In Russia the period following the fall of Communism has been marked by the rebuilding of churches and re-opening of institutions on a massive scale. The existence of this religious revival has, however, been questioned. Although accurate statistics are not available, those familiar with Russian society generally agree that between one and three percent of the population of Russia attend church regularly. This level of attendance is less than in many countries in secularized Western Europe. But caution must be exercised over this more negative approach. For the West, with its post-Enlightenment individualism, belief is a matter of individual choice and the commitment of faith is expressed through attending church worship. The Orthodox East has inherited a more communal approach, with membership of church often being bound up with membership of a nation. Expression of faith is more finely nuanced and can be shown through keeping the fasts, sharing the celebration of the feasts, venerating icons, and visiting places of pilgrimage. People are likely to attend church on major festivals, rather than on Sundays. Such diverse forms of expression of faith are harder to assess, but there is plenty of evidence of firmly entrenched Orthodox practice. In 1999 the relics of St. Panteleimon were brought to Moscow. There was huge interest: observers reported that around a million people queued for eight hours or more to venerate the relics. Such indicators suggest that religious practice is too varied and many-sided to be accurately captured in a survey.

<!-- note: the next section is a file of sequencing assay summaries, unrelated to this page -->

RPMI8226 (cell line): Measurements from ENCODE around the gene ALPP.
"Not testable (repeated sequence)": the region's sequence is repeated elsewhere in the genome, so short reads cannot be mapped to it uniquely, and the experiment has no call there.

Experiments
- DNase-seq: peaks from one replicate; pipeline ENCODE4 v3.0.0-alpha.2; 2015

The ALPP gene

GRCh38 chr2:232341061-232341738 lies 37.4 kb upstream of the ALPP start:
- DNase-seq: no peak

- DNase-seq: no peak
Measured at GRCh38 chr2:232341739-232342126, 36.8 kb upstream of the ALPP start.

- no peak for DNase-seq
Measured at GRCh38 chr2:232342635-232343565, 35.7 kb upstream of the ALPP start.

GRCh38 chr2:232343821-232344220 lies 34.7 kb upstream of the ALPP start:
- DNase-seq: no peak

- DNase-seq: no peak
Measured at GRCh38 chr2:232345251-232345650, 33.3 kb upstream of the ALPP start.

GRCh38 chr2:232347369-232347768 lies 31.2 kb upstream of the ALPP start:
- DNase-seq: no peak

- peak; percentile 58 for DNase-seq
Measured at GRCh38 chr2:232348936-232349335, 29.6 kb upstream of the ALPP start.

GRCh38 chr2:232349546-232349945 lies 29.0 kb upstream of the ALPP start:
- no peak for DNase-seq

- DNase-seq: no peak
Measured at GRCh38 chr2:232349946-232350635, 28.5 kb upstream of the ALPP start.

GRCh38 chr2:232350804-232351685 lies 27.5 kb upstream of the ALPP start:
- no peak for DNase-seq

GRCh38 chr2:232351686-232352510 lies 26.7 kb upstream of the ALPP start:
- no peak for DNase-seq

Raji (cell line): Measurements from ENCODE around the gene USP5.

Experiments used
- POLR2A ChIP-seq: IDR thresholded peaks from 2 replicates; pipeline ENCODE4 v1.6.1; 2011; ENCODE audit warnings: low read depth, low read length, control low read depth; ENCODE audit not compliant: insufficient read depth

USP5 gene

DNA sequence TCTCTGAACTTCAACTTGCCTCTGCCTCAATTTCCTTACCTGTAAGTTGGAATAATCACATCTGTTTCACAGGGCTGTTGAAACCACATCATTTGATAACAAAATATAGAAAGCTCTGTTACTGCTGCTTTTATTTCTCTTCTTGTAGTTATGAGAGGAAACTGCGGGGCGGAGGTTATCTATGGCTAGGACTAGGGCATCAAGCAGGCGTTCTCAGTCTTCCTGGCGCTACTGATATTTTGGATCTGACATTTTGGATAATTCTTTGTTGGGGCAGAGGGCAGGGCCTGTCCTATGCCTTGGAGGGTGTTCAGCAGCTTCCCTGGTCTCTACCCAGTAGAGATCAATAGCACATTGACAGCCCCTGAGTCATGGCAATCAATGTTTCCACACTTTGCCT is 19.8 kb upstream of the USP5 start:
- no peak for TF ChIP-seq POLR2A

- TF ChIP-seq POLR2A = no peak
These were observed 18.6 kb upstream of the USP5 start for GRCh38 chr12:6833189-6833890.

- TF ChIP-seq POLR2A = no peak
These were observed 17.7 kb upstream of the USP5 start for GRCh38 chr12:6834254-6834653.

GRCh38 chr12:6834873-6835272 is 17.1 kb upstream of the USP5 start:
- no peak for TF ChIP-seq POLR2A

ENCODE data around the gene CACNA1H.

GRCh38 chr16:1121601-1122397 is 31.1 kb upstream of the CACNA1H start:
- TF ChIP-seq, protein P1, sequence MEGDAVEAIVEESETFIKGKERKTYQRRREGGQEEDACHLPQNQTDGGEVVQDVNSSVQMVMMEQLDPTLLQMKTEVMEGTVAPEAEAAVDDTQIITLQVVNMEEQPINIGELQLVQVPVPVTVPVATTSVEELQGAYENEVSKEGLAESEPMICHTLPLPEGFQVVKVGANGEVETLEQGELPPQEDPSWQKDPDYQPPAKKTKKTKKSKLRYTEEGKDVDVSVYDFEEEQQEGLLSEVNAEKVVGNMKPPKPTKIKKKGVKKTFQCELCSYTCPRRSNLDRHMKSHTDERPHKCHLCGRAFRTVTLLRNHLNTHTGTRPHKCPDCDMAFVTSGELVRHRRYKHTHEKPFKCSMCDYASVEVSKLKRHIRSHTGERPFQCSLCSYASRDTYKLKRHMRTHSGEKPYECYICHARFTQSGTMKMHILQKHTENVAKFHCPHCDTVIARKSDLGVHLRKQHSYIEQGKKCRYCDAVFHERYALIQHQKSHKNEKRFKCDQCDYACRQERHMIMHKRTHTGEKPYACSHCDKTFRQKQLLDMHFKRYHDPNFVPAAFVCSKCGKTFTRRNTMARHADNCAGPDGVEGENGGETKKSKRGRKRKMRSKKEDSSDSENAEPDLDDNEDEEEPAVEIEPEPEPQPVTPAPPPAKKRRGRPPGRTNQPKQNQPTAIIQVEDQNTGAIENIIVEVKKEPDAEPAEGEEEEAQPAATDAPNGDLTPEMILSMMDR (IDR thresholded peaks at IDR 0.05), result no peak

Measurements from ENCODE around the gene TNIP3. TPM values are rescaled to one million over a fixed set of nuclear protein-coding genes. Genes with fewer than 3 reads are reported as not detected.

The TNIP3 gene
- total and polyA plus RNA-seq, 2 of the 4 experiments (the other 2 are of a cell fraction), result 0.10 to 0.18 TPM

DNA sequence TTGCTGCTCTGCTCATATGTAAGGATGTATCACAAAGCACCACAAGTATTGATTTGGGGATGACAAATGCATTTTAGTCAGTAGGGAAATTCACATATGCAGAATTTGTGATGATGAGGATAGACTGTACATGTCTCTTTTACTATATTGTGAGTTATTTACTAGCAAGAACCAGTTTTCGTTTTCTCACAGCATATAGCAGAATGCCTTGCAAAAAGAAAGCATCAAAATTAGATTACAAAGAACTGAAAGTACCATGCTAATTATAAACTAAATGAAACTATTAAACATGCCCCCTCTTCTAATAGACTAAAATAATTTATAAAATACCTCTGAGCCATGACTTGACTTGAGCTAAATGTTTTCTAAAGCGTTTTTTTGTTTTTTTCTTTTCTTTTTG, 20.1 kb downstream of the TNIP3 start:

A fuller picture of religious observance in Russia has recently been presented by a team of researchers who have traveled to all parts of the country. Rather than compiling statistics, they have chosen to produce a more descriptive survey of their findings. It provides detailed information about the state of church life in different parts of Russia. (Some results of this survey are published in Religion, State and Society 28 [March 2000],7-69.) Compare, for example, the situation in two dioceses which the research team visited and described: Petrozavodsk, a diocese formed in the1990s in the northwest of Russia; and Ekaterinburg, the former Sverdlovskin the Urals, where Tsar Nicholas II and his family were assassinated.